1) Time change
2) Pollen
3) The advent of annual state testing and heightened expectations that make teachers and kids grumpy
4) It isn't fall

Let's talk about #3.  Lots in the news these days about the annual high-stakes state testing in schools.  What I hear most is the imaginary problem of "teaching to the test".  It's a catch-phrase that is really convenient to use and maybe put on protest signs, but no one seems to really stop and think what it means or what the opposite would be.

Let's start at the very beginning (a very good place to start).  What is the point of school?  Basically, school is to prepare a nation's youth to grow up and be literate, knowledgable and useful citizens of that nation.  The very beginnings of our country had some pretty interesting ideas about education, including the Old Deluder Satan Law in Massachusetts.  The point of this was to keep satan from using illiteracy as a way to keep people from the Scriptures.  We've come a long way since then, but much of what happens during a school day fits with helping kids grow up to be literate, etc.

Our state, like most others, has a set of state standards.  These are lists of things to be learned in each grade level so kids can progress to the next level and eventually graduate from high school and be able to choose college, trade school, military, etc.  Teachers plan their lessons around these state standards and try to make sure each student is able to accomplish the learning targets so they can progress.  How do we know they have hit the learning targets?   We test them.  We use classroom tests, computer tests, and the "big test" at the end of the year: the standardized test.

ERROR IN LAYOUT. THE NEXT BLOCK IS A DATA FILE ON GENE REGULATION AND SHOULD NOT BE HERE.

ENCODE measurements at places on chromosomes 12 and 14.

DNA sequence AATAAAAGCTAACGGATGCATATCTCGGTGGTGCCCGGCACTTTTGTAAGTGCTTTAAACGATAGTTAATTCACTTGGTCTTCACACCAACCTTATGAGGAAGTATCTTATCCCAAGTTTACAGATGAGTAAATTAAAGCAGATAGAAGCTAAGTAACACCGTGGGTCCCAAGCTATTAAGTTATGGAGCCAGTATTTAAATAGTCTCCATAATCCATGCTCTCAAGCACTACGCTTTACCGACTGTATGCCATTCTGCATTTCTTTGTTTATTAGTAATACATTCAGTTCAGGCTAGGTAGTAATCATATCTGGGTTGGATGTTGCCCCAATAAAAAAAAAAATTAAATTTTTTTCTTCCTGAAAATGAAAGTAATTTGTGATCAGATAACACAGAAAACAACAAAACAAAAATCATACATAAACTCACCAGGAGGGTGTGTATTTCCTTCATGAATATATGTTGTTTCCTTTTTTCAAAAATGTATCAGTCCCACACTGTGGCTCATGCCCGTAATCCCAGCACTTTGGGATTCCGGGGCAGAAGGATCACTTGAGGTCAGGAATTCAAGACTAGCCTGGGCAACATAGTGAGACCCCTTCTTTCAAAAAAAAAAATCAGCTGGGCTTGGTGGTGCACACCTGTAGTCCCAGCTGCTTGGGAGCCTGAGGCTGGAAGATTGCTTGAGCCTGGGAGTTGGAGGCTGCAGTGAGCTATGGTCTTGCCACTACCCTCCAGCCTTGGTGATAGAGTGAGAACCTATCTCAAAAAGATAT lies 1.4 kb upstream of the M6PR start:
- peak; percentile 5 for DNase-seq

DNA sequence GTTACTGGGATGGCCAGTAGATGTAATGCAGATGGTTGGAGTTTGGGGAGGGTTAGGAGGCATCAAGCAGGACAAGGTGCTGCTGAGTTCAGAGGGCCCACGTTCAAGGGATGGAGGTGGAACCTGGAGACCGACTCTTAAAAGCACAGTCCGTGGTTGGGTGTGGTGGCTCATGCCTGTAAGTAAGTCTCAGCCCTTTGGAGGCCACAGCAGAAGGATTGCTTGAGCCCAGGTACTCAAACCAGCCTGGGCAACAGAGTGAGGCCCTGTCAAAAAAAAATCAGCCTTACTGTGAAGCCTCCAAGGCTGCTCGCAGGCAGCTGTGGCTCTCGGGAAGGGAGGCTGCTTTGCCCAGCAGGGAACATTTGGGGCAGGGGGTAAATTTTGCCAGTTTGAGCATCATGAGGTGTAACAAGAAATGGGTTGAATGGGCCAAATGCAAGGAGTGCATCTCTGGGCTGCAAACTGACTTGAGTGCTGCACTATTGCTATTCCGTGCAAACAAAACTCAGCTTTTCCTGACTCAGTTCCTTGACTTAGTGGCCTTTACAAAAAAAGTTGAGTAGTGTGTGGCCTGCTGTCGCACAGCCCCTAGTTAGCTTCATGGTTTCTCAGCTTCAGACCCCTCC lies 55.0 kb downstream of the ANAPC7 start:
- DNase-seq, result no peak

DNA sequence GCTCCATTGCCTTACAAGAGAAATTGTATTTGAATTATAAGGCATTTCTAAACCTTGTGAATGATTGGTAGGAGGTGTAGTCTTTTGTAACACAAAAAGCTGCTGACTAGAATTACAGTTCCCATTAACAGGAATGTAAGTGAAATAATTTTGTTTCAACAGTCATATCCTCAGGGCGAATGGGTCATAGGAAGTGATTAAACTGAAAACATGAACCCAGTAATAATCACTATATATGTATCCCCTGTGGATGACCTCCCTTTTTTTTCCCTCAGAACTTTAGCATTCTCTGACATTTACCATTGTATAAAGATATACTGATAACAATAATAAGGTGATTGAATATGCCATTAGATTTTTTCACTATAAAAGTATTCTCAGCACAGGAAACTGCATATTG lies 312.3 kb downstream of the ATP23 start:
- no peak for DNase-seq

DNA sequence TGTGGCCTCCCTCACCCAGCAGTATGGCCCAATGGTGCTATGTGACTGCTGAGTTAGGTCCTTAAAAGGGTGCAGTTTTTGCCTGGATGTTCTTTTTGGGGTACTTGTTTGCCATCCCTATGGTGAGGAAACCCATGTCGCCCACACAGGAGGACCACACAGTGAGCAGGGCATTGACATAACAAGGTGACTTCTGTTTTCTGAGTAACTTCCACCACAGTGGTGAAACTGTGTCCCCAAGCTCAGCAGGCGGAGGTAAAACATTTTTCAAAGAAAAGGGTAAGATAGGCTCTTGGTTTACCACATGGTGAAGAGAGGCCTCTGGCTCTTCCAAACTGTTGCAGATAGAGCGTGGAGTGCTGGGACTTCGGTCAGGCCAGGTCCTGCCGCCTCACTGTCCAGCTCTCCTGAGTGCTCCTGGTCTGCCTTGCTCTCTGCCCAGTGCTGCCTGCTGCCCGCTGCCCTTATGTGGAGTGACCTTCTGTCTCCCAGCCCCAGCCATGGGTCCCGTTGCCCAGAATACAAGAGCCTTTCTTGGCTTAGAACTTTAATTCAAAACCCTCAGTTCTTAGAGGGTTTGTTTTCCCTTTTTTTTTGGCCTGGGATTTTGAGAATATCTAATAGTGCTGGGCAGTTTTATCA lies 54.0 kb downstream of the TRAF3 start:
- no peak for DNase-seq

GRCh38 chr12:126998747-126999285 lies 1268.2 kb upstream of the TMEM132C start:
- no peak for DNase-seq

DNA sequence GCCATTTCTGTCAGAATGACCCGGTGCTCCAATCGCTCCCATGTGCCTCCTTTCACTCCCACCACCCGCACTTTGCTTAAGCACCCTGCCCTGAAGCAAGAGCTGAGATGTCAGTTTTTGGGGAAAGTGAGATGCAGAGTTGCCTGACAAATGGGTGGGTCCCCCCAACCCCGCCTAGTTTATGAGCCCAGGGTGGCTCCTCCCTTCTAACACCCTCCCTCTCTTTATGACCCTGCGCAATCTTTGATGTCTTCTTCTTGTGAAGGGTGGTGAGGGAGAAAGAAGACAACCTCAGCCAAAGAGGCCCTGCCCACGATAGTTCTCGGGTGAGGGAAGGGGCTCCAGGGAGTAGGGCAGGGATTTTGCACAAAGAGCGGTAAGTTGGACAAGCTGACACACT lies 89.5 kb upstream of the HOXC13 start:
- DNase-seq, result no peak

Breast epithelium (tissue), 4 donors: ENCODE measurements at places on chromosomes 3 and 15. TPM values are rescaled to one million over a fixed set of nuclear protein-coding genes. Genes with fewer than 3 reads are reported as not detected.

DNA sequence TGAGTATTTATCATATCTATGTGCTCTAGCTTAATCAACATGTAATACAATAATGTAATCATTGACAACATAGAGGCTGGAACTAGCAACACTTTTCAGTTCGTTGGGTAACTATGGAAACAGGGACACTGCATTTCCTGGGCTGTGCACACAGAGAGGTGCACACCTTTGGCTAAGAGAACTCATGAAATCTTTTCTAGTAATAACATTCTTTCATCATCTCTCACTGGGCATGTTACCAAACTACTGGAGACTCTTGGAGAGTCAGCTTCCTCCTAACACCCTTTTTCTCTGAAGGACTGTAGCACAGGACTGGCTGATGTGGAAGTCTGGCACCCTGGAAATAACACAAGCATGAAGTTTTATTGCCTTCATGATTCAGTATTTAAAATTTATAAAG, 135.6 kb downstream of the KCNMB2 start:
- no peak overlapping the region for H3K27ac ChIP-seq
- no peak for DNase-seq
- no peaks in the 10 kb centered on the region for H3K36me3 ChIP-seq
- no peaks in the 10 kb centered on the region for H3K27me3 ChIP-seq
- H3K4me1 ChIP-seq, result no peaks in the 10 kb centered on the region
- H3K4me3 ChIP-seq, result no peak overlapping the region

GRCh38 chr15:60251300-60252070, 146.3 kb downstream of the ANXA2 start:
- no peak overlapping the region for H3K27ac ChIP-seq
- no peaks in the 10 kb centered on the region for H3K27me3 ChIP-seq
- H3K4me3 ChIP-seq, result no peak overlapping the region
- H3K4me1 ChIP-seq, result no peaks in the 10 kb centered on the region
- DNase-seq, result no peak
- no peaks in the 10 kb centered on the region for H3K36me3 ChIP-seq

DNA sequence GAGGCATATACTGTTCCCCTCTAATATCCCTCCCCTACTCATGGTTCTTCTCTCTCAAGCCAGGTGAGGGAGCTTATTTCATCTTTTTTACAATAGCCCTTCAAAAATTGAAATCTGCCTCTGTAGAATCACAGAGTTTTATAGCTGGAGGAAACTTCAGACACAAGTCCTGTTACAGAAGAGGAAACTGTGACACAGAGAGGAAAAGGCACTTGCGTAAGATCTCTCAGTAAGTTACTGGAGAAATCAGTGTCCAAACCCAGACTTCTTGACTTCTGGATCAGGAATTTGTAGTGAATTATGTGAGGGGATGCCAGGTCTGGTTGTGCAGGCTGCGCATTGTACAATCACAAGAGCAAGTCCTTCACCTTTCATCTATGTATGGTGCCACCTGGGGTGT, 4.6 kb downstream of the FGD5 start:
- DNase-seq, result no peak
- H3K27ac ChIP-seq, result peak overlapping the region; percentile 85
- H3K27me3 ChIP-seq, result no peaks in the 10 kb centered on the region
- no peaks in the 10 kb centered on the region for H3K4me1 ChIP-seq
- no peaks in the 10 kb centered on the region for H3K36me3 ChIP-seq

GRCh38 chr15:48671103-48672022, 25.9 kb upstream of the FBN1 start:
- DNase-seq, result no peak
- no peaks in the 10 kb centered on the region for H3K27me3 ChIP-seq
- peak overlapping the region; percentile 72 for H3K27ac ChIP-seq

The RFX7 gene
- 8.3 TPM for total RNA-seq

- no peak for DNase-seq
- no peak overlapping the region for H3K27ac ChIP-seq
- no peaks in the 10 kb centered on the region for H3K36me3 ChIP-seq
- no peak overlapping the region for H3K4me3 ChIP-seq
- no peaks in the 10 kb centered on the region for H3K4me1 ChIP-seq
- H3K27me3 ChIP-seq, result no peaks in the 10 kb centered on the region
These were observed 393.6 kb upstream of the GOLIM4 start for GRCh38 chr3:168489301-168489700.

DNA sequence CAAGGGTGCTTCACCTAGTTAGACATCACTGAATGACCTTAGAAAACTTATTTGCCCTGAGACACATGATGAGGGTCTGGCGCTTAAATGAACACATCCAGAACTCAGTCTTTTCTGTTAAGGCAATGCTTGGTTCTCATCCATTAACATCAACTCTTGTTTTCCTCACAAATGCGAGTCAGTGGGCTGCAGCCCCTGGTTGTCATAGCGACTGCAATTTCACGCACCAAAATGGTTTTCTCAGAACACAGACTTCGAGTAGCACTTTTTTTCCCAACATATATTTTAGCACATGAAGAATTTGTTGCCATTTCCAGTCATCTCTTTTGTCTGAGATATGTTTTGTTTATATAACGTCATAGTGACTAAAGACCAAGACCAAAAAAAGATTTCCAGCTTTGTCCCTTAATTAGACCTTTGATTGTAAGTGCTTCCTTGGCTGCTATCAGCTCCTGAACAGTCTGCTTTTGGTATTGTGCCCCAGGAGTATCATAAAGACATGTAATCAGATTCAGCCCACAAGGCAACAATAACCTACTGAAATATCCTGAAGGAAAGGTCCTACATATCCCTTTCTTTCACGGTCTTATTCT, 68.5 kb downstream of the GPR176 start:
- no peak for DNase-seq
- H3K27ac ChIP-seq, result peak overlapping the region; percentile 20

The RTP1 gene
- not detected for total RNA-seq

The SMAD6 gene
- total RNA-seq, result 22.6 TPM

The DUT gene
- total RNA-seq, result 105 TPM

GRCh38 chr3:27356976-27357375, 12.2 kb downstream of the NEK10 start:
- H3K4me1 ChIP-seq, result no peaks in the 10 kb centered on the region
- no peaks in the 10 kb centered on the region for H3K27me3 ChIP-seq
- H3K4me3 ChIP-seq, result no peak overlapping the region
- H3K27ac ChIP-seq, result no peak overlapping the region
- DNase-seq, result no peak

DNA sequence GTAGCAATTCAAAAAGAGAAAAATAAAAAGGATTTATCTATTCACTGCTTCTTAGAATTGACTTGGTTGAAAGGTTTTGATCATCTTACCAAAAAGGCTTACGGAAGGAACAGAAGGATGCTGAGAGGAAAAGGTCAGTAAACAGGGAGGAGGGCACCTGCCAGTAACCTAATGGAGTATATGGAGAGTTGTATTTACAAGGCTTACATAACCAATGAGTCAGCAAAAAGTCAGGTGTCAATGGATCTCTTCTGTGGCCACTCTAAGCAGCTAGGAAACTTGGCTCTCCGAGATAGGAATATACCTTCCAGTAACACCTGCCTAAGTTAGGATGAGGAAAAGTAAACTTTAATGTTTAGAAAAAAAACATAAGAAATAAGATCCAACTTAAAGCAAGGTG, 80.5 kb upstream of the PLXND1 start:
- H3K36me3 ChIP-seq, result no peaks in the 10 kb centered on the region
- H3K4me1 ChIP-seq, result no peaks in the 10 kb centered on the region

No one ever moans and groans about the classroom tests or the computer tests, but when it comes to the standardized state test, you hear about it from sea to shining sea.  Why?  What is so bad about those tests?

Nothing.  And nothing is wrong with teaching to the test if the test is based on the state standards.  If the tests are reliable (they produce consistent results with repeated administerings) and valid (they actually measure what they say they are going to measure), then there is nothing at all wrong with those tests.  If you don't teach to the test, what are you teaching to?  Learning targets must be clear and related to the state standards (which is what the test is all about!)

Then why is there such an uproar about the tests?  Some teachers say that it is cruel and unrealistic to expect ALL students to ALL progress at the SAME rate.  Those tests don't do that.  I've never heard of a student being held back a grade because of the results of the state test.  In our school, the test results are used to sort of "tailor" a student's education the following year.  The results are not punitive, they are helpful.

Here's what teachers don't like... the tests have sometimes been used to measure THEM.  Not that teachers don't want to be measured, but basing a teacher's evaluation on one test seems a little unbalanced.  Our local newspaper prints the scores of every school in the county every year and since I teach a subject that is scrutinized and tested to the max, I feel a little vulnerable when the scores come out in August.  Frankly, my students' scores are often not stellar. But you don't hear me making a fuss about the whole thing. Most school districts don't base a teacher's evaluation on only one test, but the teachers who are complaining would like you to think they do so they can get some sympathy and hand you protest signs that say "Teaching to the test is wrong!"

Don't be fooled.  Teaching to a valid, reliable test is not wrong. The only thing that is wrong is using just one tool (standardized tests) to judge a student or a teacher.  At this point, I know that is not happening in my district.

Next post- the real problem with standardized testing is not the test itself!